The policeman gave him two things. First, a warning ticket for making an improper pass. (Evans found the citation so amusing he framed it for his office.) And he told him what smoke jumpers were.



"He told me that they were these firefighters that get parachuted into remote forest fires that you can't get to from the land. At the time I was going through a very turbulent period in my own life, my long marriage was breaking up and I was thinking about choice in my own life; about whether I had the guts to jump into the flames. And so this image of braving the flames just stuck somehow and a story started to evolve. It's about choice."



It's played out in an epic love triangle in The Smoke Jumper. Best friends Connor Ford and Ed Tully are smoke jumpers. They're both in love with Ed's girlfriend Julia. There is a fire that changes all their lives and choices must be made. She must choose between loyalty and guilt or following her heart.



Conscious choice is something Evans feels we must all make at some time.



"My daughter is 19 years old. She's in love with these two guys at the moment. She'd been travelling through Australia and Thailand and Borneo and she has a boyfriend back home but she met this guy and fell in love with him and she's braving the flames. In all of our lives there comes a time when you have to decide between loyalty and honour on the one hand and some ideal that we feel maybe we're attracted to in another way, whether it's some person or a vocation or some ideal."



Evans spent time with the smoke jumpers in Montana. The 400 smoke jumpers are found only in the American west. While he didn't parachute into raging forest fires in an attempt at method writing, he did stick close to them, drink a lot of beer with them and listen to their stories.



"There are all kinds of sub-cultures of fire fighters in the States. There are the hot shot marine-like characters with crew cuts who obey orders. If they're told to walk into a wall of fire they will do so, where smoke jumpers are very independent-minded. They're not exactly the hippies of the fire-fighting world but if you tell a smoke jumper to do something and he disagrees with it, he'll tell you."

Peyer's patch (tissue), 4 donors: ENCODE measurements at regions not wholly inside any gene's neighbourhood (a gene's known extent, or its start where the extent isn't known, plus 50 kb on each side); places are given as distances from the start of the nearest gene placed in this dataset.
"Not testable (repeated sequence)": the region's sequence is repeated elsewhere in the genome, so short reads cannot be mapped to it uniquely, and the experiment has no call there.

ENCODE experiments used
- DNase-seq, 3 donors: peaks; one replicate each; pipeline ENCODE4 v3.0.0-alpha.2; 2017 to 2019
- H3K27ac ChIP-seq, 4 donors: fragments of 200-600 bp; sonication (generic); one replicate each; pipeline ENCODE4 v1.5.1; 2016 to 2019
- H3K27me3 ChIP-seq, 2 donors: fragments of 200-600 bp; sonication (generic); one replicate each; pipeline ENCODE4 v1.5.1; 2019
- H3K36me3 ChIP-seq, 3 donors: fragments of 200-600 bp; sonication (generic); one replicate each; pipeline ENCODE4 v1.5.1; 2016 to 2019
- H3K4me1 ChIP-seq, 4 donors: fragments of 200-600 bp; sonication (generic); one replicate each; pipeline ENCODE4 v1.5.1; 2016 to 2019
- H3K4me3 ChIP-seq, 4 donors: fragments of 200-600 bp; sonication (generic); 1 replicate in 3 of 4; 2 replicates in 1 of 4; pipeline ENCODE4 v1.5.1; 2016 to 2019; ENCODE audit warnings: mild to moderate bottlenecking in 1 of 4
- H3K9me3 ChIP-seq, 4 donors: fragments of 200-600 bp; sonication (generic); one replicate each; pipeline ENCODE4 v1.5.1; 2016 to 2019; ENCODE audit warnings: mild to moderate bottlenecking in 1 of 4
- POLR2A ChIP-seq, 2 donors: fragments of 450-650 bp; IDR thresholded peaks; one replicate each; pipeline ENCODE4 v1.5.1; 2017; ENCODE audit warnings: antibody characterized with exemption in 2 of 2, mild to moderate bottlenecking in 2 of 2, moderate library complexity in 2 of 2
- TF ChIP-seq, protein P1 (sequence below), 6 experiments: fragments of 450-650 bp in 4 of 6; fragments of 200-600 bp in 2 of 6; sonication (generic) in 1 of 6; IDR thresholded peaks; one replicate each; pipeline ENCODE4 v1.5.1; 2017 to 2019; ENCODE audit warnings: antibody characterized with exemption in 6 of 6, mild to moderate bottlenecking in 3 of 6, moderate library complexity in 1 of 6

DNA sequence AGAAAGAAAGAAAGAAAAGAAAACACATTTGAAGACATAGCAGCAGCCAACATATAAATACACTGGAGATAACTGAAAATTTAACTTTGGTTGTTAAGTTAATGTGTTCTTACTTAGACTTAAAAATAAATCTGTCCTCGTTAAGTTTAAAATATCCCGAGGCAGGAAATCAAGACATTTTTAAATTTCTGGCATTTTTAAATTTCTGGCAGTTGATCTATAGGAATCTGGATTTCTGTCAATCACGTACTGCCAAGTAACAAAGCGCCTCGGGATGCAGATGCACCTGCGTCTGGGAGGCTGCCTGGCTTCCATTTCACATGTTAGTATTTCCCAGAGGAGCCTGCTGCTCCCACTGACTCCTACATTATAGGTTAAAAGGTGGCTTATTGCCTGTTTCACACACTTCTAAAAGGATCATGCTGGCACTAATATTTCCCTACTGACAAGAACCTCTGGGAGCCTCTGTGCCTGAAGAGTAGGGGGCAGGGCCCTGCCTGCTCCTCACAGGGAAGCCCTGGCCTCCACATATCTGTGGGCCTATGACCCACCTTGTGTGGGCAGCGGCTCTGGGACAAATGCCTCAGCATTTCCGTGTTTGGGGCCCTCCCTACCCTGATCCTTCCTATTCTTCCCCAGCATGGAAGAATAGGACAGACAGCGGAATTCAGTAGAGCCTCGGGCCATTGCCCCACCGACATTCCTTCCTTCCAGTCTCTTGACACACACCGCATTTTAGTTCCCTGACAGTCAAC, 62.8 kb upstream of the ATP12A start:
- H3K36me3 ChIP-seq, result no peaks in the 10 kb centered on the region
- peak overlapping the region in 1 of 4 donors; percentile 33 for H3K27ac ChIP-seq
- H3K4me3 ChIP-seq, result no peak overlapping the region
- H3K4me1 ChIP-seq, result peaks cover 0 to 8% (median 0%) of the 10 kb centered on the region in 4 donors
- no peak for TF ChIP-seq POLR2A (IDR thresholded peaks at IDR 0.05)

Already, a major Hollywood studio is interested in buying the rights to the book.



The film deal with Robert Redford for The Horse Whisperer bolstered his earnings. With book and film rights, that first novel made him $10 million. While Evans feels Redford handled the horse angle well, he was less impressed with the film's ending, which he found depressing.



Already, he's working on his fourth book but the superstitious Evans won't reveal anything about the work other than it will be partly set in America.



This should come as no surprise as he enjoys plunging into another culture. Besides, he finds a lot of British fiction shrinks a story, becomes parochial and invariably ends up being about the class system.



"I'm attracted to big stories, not that sort of intimate Nick Hornby world of London.



"Imagine The Horse Whisperer set in Britain. When Annie takes the horse across to see the horse whisperer, she could leave after breakfast and be there by lunch and she wouldn't even have to fill up with petrol. Whereas in America, it's an epic crossing of a continent."